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Commission proposals for the implementation of Agenda 2000 - Preparing the EU for enlargement

The European Commission has adopted a series of legislative proposals designed to implement its Agenda 2000 communication, published in July 1997. The package of proposals are designed to reform key EU policies and establish the financial platform to bring new Member States in...
The European Commission has adopted a series of legislative proposals designed to implement its Agenda 2000 communication, published in July 1997. The package of proposals are designed to reform key EU policies and establish the financial platform to bring new Member States into the EU in the early years of the 21st century.

There are four main elements to the package:

- A series of proposals concerning reform of the Common Agricultural Policy (CAP). These would come into effect in 2000, with the major impact being a reduction in market support prices for various types of produce balanced by a move towards higher levels of direct payments to farmers. The reforms are designed to improve the competitiveness of EU agriculture on domestic and world markets, while discouraging over-production;

- Proposals for new Structural Funds Regulations for the period 2000-2006. Under these proposals the Commission aims to concentrate resources, as well as simplify and clarify the Structural Funds. The Funds would focus on three Objectives:

. Objective 1: support for the EU's poorest regions (those whose GDP per capita is lower than 75% of the EU average);
. Objective 2: support for the economic and social conversion of areas with structural difficulties, in particular declining industrial areas and areas with insufficiently diversified economic bases;
. Objective 3: support for the development and modernization of education and training, and employment initiatives and policies.

Around two-thirds of the total Structural Fund support would go to Objective 1 areas, covering around 20% of the EU population. Objective 2 would cover a further 18% of the EU population. Areas currently receiving support under the Structural Funds that would no longer be eligible would have their support phased out over several years.

The Commission has also put forward proposals for three Community Initiatives: promoting cross-border cooperation in regional development, rural development, and the fight against discrimination. Also covered by the package are measures to improve the Funds' management, decentralizing and developing control mechanisms, including financial control. The Cohesion Fund would be continued, with some refocusing to leverage maximum private investment and improve environmental protection.

The budget proposed for the EU's structural policies for the period 2000-2006 would amount to ECU 286,000 million (in 1999 prices). Of this ECU 218,400 million would go to the Structural Funds, ECU 20,800 million to the Cohesion Fund, and ECU 46,800 million tot he applicant countries (including pre-accession aid of ECU 7,280 million).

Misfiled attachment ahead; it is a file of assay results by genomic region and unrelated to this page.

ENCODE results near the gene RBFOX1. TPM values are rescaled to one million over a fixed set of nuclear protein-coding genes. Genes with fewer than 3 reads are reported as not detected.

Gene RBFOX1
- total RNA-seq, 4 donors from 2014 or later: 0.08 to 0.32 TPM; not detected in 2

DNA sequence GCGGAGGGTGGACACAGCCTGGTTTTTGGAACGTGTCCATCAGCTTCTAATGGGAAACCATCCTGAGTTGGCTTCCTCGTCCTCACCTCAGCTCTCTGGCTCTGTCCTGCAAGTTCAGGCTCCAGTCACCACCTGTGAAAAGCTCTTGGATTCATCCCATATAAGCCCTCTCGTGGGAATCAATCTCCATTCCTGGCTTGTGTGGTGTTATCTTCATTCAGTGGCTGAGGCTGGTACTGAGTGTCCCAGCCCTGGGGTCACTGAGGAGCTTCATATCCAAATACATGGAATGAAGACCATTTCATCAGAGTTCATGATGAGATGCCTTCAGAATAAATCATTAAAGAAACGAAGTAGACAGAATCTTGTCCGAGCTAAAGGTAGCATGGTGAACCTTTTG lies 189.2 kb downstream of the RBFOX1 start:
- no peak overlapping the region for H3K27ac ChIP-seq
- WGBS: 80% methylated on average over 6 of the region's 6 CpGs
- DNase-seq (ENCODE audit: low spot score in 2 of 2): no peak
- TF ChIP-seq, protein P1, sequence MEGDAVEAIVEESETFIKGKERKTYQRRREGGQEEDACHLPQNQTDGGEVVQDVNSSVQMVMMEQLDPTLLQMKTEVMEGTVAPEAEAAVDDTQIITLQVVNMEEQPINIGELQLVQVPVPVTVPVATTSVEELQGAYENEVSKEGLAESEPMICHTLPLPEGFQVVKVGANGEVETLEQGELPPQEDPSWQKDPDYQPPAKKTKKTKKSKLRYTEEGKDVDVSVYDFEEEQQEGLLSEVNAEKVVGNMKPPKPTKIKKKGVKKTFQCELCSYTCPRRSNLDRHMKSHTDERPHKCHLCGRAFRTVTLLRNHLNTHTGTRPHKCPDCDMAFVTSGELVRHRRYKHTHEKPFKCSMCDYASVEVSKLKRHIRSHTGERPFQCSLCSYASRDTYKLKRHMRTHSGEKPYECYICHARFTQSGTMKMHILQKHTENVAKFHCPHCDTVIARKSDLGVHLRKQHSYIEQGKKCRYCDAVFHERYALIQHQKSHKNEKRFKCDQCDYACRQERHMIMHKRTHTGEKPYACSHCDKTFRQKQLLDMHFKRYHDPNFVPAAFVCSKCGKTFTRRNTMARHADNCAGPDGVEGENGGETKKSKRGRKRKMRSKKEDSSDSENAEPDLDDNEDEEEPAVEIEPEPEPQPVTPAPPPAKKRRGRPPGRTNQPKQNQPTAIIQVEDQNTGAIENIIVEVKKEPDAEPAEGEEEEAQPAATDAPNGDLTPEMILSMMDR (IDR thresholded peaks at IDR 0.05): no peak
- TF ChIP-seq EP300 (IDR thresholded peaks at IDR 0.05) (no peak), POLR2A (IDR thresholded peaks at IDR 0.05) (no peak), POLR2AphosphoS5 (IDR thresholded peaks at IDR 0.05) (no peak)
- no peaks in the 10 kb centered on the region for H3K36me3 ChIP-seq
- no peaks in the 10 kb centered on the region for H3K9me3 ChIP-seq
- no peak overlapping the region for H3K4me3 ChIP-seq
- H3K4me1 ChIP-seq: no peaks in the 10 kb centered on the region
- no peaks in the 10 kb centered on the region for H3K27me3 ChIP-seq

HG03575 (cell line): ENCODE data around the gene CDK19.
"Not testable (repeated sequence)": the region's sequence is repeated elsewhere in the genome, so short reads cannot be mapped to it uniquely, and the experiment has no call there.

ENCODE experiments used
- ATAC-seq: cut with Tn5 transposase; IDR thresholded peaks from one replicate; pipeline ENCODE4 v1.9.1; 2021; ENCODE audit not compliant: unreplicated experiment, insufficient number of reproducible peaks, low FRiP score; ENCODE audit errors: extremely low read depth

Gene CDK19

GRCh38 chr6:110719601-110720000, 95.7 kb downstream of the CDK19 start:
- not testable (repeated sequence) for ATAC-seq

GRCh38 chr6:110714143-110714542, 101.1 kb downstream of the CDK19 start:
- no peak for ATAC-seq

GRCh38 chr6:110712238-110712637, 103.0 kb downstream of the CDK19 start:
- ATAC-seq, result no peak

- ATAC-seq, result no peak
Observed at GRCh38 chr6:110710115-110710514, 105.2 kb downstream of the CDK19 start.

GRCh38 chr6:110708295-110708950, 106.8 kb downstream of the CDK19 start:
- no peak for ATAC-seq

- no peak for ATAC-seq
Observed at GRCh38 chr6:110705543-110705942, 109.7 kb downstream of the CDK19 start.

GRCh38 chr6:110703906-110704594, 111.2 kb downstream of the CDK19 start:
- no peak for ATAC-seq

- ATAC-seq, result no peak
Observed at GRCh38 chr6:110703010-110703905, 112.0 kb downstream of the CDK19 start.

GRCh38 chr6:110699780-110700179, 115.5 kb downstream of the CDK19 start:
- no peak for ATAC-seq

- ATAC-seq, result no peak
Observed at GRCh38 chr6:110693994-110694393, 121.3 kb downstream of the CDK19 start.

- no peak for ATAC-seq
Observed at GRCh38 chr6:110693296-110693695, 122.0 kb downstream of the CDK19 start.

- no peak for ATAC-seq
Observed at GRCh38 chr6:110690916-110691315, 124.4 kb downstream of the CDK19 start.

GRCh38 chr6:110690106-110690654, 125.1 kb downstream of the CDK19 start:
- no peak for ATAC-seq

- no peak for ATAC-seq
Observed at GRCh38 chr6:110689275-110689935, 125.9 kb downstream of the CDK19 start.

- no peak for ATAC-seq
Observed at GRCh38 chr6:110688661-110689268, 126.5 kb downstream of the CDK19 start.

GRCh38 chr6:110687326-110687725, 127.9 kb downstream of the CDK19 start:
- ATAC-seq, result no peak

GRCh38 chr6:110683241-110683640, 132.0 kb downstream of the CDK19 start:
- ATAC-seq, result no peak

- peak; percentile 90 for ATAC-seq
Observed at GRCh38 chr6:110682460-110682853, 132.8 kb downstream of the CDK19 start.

- Proposals for instruments governing pre-accession aid would manage funding for the applicant countries in Central and Eastern Europe and Cyprus of around ECU 3,000 million per year from 2000-2006. As well as administrative and legal adaptation, and the adoption of Community law, supported by the existing PHARE programme, this aid will address the agricultural sector and structural policies in the applicant countries. Pre-accession aid will be managed in the context of Accession Partnerships drawn up by each country and the Commission.

- The final element in the package is the proposal for the EU's financial perspectives for the years 2000-2006 - the overall budgetary framework within which the annual budget is set. The proposal sets out commitments in the main policy areas, as well as the potential impact of additional Member States in the later years of the period. Broadly, the Commission intends to keep spending on agriculture and on the structural policies at or slightly below current levels, with an increase in spending on internal policies, including research, which will have the strongest impact on employment generation. Also increasing slightly will be expenditure on external policies.

Overall, the Commission's proposal would see the EU's budget remaining below the ceiling of 1.27% of Union GDP each year. This limit was set by heads of state and government in 1992 at Edinburgh, when the previous financial perspectives for 1993-1999 were settled. Total commitments in 2000 would amount to ECU 101,530 million, rising in line with projected economic growth to reach ECU 105,230 million in 2006.

Spending on internal policies, of which research forms the major part, would rise from ECU 6,390 million in 2000 to ECU 7,900 million in 2006. Under the agreement reached in Edinburgh, research spending should account for between half and two-thirds of the total internal policies budget during the current financial perspectives, and in discussions on the Fifth Framework Programme, the Commission has indicated that it wishes this to continue. The budget proposed by the Commission for the Programme falls comfortably within this margin, at ECU 4,000 million in 2000, rising to ECU 4,400 million in 2002.

The package of proposals adopted on 18 March 1998 by the Commission will now be discussed by the European Parliament and the Council, with each instrument adopted on the basis of the EU's legislative procedures. The Commission aims to have the full package adopted by the end of 1999, so that each instrument is in place for 2000.

Source: European Commission, Service du Porte-parole

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